a threaded fusion member or facet screw having a length that facilitates passing said threaded fusion member through said distal end of said artificial facet member for securing said artificial facet member to said vertebral body of said selected vertebra.
11. The bone implantable device according to claim 1 wherein said carrier material is capable of binding to said biologically active substance.
12. The bone implantable device according to claim 1 wherein said carrier material is collagen.
13. The bone implantable device according to claim 1 wherein the self-sealing member is configured to be penetrated by a delivery device.
14. The bone implantable device according to claim 1 wherein the self-sealing member is configured to be penetrated by a syringe and to prevent substance from within the carrier receiving area from exiting the port.
15. A bone implantable device for locating adjacent a target bone structure, said bone implantable device comprising:
a non-expandable body defining an outside surface;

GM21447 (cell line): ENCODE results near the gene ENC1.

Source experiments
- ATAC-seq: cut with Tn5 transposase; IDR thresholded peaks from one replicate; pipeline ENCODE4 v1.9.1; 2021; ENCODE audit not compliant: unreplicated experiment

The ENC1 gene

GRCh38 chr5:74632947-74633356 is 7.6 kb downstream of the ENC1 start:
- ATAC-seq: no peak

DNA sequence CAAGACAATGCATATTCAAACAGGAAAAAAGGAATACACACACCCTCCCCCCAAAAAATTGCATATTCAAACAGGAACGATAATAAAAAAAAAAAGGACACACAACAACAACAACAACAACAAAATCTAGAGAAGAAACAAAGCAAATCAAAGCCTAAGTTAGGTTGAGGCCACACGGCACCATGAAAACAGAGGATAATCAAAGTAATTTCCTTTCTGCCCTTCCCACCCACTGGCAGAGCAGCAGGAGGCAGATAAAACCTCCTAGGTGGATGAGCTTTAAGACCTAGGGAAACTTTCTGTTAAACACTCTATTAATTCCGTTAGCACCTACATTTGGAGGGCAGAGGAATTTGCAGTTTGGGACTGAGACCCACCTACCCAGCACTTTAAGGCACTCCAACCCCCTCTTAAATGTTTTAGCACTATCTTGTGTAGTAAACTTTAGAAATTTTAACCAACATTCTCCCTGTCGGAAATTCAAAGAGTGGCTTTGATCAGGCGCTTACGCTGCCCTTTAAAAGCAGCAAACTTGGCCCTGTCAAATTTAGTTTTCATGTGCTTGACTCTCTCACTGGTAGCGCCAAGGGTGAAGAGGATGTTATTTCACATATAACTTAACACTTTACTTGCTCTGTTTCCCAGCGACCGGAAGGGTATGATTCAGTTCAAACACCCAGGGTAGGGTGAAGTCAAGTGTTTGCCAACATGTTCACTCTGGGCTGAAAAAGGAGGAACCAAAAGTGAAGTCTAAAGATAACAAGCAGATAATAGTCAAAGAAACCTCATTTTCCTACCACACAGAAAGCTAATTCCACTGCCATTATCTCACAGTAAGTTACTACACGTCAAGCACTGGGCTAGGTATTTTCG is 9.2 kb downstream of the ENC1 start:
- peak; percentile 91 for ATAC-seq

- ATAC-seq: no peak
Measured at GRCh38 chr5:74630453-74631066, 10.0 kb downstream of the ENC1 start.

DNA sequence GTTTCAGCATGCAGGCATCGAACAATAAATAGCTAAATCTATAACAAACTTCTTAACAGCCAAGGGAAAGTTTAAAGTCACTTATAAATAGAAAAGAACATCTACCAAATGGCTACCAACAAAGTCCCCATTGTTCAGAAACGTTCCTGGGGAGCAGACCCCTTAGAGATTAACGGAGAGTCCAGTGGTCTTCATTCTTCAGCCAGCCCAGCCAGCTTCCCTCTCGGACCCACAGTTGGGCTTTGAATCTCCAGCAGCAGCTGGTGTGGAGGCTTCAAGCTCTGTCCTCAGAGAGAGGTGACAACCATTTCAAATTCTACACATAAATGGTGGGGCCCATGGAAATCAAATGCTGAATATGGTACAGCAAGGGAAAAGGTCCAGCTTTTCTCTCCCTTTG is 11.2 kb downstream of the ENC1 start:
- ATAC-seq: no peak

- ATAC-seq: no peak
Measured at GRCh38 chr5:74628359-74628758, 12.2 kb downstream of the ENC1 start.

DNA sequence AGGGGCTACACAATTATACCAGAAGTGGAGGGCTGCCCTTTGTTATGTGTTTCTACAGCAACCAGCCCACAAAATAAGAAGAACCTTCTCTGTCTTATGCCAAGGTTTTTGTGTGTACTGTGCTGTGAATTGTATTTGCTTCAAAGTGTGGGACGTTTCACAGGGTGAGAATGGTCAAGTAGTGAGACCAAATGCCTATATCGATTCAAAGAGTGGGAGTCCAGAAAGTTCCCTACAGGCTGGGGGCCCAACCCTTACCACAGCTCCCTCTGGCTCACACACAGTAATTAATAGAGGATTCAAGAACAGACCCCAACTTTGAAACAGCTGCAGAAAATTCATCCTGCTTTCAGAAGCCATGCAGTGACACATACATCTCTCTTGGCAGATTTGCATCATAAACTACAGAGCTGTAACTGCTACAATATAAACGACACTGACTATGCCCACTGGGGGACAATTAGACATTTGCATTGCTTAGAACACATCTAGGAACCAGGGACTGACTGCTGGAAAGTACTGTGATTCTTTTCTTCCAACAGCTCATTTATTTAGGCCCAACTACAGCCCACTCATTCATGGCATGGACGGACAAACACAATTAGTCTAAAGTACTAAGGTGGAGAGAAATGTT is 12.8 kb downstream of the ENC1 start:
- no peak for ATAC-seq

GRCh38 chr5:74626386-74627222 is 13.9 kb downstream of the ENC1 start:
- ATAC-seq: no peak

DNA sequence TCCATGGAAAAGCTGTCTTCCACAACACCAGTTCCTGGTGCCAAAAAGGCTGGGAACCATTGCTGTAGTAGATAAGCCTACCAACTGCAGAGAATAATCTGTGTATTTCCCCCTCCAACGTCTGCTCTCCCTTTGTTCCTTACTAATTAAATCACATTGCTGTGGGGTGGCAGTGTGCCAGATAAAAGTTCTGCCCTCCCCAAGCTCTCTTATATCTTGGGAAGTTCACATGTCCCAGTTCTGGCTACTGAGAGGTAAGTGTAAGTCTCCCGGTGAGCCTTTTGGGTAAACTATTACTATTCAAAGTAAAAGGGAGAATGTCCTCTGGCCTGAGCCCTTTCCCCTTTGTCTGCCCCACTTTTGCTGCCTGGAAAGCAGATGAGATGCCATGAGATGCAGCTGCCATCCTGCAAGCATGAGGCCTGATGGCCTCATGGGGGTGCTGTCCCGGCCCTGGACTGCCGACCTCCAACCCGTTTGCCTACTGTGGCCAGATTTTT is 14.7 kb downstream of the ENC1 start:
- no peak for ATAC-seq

a carrier receiving area defined by said body;
an un-doped carrier material capable of holding and dispensing a biologically active substance, said un-doped carrier material loaded in said carrier receiving area;
a biologically active substance for delivery onto said un-doped carrier material after said body is located within a patient;
a port having a self-sealing member disposed therein, wherein said port is in fluid communication with said carrier receiving area;
a pathway separate from the port communicates with said carrier receiving area for delivering a biologically active substance from said carrier receiving area to a target bone structure.
16. The bone implantable device according to claim 15 wherein said carrier material binds to said biologically active substance.
17. The bone implantable device according to claim 15 wherein the self-sealing member is configured to be penetrated by a delivery device.
Description
CROSS REFERENCE TO RELATED APPLICATIONS

This application is a continuation-in-part of U.S. patent application Ser. No. 10/812,837, filed Mar. 20, 2004, which is a continuation-in-part of International Application No. PCT/US02/23262, filed Jul. 23, 2002, which International Application designates the United States and which itself is a continuation-in-part of U.S. patent application Ser. No. 09/737,074, filed Dec. 14, 2000, now abandoned, to which priority is claimed.